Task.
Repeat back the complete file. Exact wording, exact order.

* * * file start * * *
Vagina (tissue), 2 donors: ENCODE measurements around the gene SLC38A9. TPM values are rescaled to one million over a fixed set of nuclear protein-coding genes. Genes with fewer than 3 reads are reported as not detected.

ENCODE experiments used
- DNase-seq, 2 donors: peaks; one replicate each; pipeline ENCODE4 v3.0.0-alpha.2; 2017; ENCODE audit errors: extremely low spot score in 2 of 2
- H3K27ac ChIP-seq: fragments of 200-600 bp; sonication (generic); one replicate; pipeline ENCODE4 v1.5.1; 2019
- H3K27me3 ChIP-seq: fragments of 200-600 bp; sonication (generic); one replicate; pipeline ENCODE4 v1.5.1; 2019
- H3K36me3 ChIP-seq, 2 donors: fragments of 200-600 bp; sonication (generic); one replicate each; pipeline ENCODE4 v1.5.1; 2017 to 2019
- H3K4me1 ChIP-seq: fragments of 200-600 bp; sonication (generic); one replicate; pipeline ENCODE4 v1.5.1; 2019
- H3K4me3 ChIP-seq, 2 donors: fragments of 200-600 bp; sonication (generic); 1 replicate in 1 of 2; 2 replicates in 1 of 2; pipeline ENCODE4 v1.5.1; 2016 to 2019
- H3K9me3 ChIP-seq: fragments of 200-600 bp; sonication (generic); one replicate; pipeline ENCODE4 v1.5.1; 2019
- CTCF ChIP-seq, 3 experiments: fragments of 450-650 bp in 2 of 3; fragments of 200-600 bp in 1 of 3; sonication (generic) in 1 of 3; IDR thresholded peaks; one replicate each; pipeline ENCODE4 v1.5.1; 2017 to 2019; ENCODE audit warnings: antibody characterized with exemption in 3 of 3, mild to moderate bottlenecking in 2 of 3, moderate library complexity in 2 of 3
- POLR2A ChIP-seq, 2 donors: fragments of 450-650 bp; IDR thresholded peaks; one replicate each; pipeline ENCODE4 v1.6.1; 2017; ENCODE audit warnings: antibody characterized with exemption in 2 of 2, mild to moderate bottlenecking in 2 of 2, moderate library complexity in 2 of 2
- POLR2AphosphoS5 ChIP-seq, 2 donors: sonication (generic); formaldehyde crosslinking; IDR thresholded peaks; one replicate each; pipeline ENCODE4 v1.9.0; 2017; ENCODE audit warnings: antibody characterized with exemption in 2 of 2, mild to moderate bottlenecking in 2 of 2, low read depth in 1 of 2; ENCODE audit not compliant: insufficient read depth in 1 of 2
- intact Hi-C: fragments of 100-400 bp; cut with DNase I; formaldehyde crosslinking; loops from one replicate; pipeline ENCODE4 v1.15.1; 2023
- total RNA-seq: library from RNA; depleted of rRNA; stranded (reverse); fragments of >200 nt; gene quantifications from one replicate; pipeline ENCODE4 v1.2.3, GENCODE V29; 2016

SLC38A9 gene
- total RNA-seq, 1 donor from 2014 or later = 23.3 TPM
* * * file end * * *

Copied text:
Vagina (tissue), 2 donors: ENCODE measurements around the gene SLC38A9. TPM values are rescaled to one million over a fixed set of nuclear protein-coding genes. Genes with fewer than 3 reads are reported as not detected.

ENCODE experiments used
- DNase-seq, 2 donors: peaks; one replicate each; pipeline ENCODE4 v3.0.0-alpha.2; 2017; ENCODE audit errors: extremely low spot score in 2 of 2
- H3K27ac ChIP-seq: fragments of 200-600 bp; sonication (generic); one replicate; pipeline ENCODE4 v1.5.1; 2019
- H3K27me3 ChIP-seq: fragments of 200-600 bp; sonication (generic); one replicate; pipeline ENCODE4 v1.5.1; 2019
- H3K36me3 ChIP-seq, 2 donors: fragments of 200-600 bp; sonication (generic); one replicate each; pipeline ENCODE4 v1.5.1; 2017 to 2019
- H3K4me1 ChIP-seq: fragments of 200-600 bp; sonication (generic); one replicate; pipeline ENCODE4 v1.5.1; 2019
- H3K4me3 ChIP-seq, 2 donors: fragments of 200-600 bp; sonication (generic); 1 replicate in 1 of 2; 2 replicates in 1 of 2; pipeline ENCODE4 v1.5.1; 2016 to 2019
- H3K9me3 ChIP-seq: fragments of 200-600 bp; sonication (generic); one replicate; pipeline ENCODE4 v1.5.1; 2019
- CTCF ChIP-seq, 3 experiments: fragments of 450-650 bp in 2 of 3; fragments of 200-600 bp in 1 of 3; sonication (generic) in 1 of 3; IDR thresholded peaks; one replicate each; pipeline ENCODE4 v1.5.1; 2017 to 2019; ENCODE audit warnings: antibody characterized with exemption in 3 of 3, mild to moderate bottlenecking in 2 of 3, moderate library complexity in 2 of 3
- POLR2A ChIP-seq, 2 donors: fragments of 450-650 bp; IDR thresholded peaks; one replicate each; pipeline ENCODE4 v1.6.1; 2017; ENCODE audit warnings: antibody characterized with exemption in 2 of 2, mild to moderate bottlenecking in 2 of 2, moderate library complexity in 2 of 2
- POLR2AphosphoS5 ChIP-seq, 2 donors: sonication (generic); formaldehyde crosslinking; IDR thresholded peaks; one replicate each; pipeline ENCODE4 v1.9.0; 2017; ENCODE audit warnings: antibody characterized with exemption in 2 of 2, mild to moderate bottlenecking in 2 of 2, low read depth in 1 of 2; ENCODE audit not compliant: insufficient read depth in 1 of 2
- intact Hi-C: fragments of 100-400 bp; cut with DNase I; formaldehyde crosslinking; loops from one replicate; pipeline ENCODE4 v1.15.1; 2023
- total RNA-seq: library from RNA; depleted of rRNA; stranded (reverse); fragments of >200 nt; gene quantifications from one replicate; pipeline ENCODE4 v1.2.3, GENCODE V29; 2016

SLC38A9 gene
- total RNA-seq, 1 donor from 2014 or later = 23.3 TPM